The Struggle to Control Libya’s Military Future
The struggle for control over Libya’s military establishment is on amid concerns that Western powers want to establish a major NATO base in the country under the guise of fighting ‘terrorism’.
The one-month deadline Libya’s Transitional National Council (NTC) had set for itself to form an interim government ended on Sunday.
If the NTC can reach an agreement with rebel field commanders over the formation of the new government, Libyans would have surpassed the first major hurdle on the path to democracy.
However, there are significant divisions behind this facade of agreement between two contending parties.
One current within the council is close to the United States and is seen to be carrying out Washington’s bidding in the state building process that Libya is currently going through.
Another group seeks to maintain good relations with the West, while retaining some level of independence by minimizing interference from those powers who contributed to the toppling of the former regime.
The latter group can be described as patriotic, consisting of nationalists, leftists, Islamists, and independents. They backed the nomination of Abdel Rahim al-Keib for prime minister and therefore succeeded in winning the first round with the opposing faction.
Al-Keib is a businessman and a moderate technocrat. It seems that he is well regarded by both the majority of political parties within Libya and some of Tripoli’s key foreign backers.
However, the pro-US faction managed to win the second round after Khalifa Haftar was chosen as head of the Libyan National Army, which is in the process of being reactivated.
Haftar, who is known to be a reliable Washington ally, used to be an officer in Gaddafi’s army until he was discharged during Libya’s war with Chad in the late 1980s.
Haftar then broke with Gaddafi and joined the opposition, establishing the “National Army” during his captivity in Chad. He then went on to live in the US before returning to Libya and joining the ranks of the transitional council’s forces in the wake of the uprising last February.
Haftar comes from the al-Furjan tribe, one of the biggest in Libya, with a strong presence in Sirte. He fought for leadership of the rebel army, but was initially sidelined by the late general Abdel Fattah Younes.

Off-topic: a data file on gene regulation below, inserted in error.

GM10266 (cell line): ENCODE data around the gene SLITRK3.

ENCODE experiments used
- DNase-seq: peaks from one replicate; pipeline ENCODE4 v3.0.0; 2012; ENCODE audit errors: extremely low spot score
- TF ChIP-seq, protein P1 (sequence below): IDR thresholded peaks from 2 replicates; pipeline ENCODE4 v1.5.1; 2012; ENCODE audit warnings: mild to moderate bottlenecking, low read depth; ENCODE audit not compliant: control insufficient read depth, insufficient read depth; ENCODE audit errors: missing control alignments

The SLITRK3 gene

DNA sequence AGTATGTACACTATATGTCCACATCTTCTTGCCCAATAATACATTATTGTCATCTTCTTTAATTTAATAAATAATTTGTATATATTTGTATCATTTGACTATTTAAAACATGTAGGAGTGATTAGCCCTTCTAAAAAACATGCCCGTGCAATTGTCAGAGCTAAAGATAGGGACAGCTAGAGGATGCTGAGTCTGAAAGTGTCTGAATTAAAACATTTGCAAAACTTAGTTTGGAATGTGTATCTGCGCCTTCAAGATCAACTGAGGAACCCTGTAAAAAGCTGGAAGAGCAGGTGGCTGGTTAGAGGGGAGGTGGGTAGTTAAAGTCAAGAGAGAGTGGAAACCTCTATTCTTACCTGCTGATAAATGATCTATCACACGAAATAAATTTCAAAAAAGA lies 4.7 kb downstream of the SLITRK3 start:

Younis had a nationalist orientation; he belonged to the al-Obeidat tribe that dominates Benghazi.
Younes was assassinated last July. Though his death was attributed to Islamists, the identity of his assassins is yet to be revealed. This opened the way for Haftar to take over leadership of the armed forces.
According to numerous reports, Haftar is a longtime CIA agent, and it was the American intelligence agency that dispatched him to Libya during the insurrection to represent Washington’s interests in the TNC.
If Abdel Hakim Belhaj, the former leader of the Libyan Islamic Fighting Group, becomes the defense minister, the relationship between the ministry of defense and the leadership of the army will not be an easy one, to say the least.
The first sign of tensions between the two men surfaced a few days ago during a meeting held to designate the next head of the Libyan army. The meeting fell apart after rebels objected to the participation of a large number of former army officers.
The very next day, about 150 military officers resolved the matter in a meeting in the city of al-Baida, choosing Haftar to fill the post.
Many analysts speculate that the US and the Europeans are hoping the new Libyan army will play a key role in fighting so-called Islamic terrorism in the Sahel region.
Some even fear that the ground is being prepared for the establishment of a NATO base on Libyan territory under the pretext of fighting ‘terrorism’ in North Africa.
To this end, a number of intelligence reports have been circulated in Western media about the disappearance of large quantities of dangerous weapons and anti-aircraft missiles from Libyan army ammunition stores. The reports suggested that they may have fallen into the hands of al-Qaeda groups operating in Mali, Algeria, and Niger.
Last Wednesday, at a meeting in Algeria of the Working Group of Capacity-Building in the Sahel, US counter-terrorism coordinator Ambassador Daniel Benjamin said, “the terrorist threat is becoming more and more complex with some of the changes that the region is witnessing. This is particularly the case in the neighboring country of Libya.”
Algerian President Abdelaziz Bouteflika addressed these concerns in Doha last week in a meeting with TNC Chairman Mustapha Abdul Jalil. Both leaders are worried that the missing weapons issue might be exploited by the West to establish a long-term military base in Libya.